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Trident in Parliament update

(From Prof. Alex Gaines)

(Edinburgh Branch)

A world without nuclear weapons

Whereas the Government has declared it will reduce the number of operational nuclear warheads we possess from 160 to 120 it continues to proceed with the renewal of the Trident system.

The House of Commons held a debate about this on March 1st when the MOD estimated that the initial expenditure on equipment would amount to half a billion pounds. We are sincerely grateful to Sheila Gilmore MP for e-mailing us and telling us of her anxieties. (See below) .

You will recall that the Government

- believes that there are no hostile states threatening us with nuclear weapons

- considers we need Trident lest we incur a nuclear threat in 20-40 years time

- states we will never use nuclear weapons contrary to International Law (and
thus we will never use them).

It is difficult to imagine what useful purpose is served by renewing Trident; it is not diffcult to imagine ways that half a billion pounds could be spent towards achieving the Government's aim of a safer world in which no country feels the need for nuclear weapons.

Unfortunately this weekend's student workshop in London with the Foreign Office had to be postponed because the FCO is fully ocupied with events in North Africa.

We are trying to put Middle East UNAs in touch with each other so as to facilitate their engagement with the 2012 UN Conference to initiate a WMD-Free Middle East.

([email protected] Edinburgh UNA, Nuclear Non-Proliferation Working Group)
From: GILMORE, Sheila [[email protected]]
Sent: 09 March 2011 12:18
To: A Gaines
Subject: Update from Sheila Gilmore MP RE Trident Renewal

09 March 2011

Mr Alec Gaines
Nuclear Non-Proliferation Working Group
United Nations Association (Edinburgh Branch)
Our Ref: MB/UNIT02001/

Dear Mr Gaines

There have been a number of recent developments that I wish to update you on.

To understand these developments it is important to clarify the terminology used in Ministry of Defence procurement processes, of which Trident is one. After feasibility and concept studies are undertaken, a decision as to whether to progress to the assessment stage is taken. This is referred to as 'Initial Gate'. Spending during the assessment stage generally constitutes between 2 to 5% of overall spending on a specific project. A decision is then made as to whether to progress to the demonstration and manufacture stage. This is referred to as 'Main Gate'.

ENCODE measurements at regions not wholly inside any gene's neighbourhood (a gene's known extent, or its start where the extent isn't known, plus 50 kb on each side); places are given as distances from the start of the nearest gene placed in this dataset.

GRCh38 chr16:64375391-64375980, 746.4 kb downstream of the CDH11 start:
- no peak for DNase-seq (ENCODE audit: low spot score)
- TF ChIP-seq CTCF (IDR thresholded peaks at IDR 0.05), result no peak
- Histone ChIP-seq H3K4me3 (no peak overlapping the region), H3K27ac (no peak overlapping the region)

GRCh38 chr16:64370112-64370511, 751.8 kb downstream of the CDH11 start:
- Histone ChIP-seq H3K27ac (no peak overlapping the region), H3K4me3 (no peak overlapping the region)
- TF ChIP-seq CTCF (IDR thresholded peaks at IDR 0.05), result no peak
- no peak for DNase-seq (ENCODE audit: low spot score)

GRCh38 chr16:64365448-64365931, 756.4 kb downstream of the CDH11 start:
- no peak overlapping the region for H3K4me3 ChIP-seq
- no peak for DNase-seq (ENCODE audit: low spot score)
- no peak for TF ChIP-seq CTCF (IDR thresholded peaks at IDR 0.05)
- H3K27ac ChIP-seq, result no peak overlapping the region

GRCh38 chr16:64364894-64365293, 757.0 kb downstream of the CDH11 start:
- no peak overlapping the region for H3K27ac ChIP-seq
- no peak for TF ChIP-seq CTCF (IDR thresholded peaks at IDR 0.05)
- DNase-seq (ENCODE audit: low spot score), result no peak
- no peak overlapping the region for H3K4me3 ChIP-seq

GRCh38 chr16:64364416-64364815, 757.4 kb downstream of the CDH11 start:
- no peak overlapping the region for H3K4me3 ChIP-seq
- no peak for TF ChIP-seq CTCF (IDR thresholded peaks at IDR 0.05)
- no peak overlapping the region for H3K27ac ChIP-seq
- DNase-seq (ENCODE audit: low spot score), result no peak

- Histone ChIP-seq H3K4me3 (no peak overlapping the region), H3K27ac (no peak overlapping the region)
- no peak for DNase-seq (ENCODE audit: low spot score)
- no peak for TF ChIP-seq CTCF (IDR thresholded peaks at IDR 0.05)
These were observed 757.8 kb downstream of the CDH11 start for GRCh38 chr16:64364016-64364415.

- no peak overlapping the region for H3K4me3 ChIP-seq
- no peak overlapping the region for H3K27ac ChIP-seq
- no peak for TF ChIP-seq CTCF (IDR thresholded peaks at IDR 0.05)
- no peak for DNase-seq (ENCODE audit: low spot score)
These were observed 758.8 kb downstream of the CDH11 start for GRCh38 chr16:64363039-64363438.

The Government has already confirmed that it will defer the Main Gate decision on Trident to 2016. I view this as positive as it provides more time to make the case against trident renewal. However there are concerns that should the Initial Gate be passed then the Government will spend significantly more money in advance of Main Gate so as to make the case in later years that it would be uneconomical not to proceed with replacement given the amounts already spent.

This issue was raised at Prime Minister's Questions on 9 February 2011. The Prime Minister stated:

'The replacement of Trident is going ahead. The investment is going in; the Initial Gate will soon be passed.'

You can find a transcript here:

There was a Westminster Hall debate on the issue on Tuesday 1 March 2011. The Defence Minister, Peter Luff MP, argued that the government would not be locked into contracts at Main Gate and that the precise value of long-lead items purchased ahead of Main Gate would amount to around £500 million. He also indicated that the Government would not permit Parliament to review the Initial Gate decision, as such internal Ministry of Defence business cases are not...

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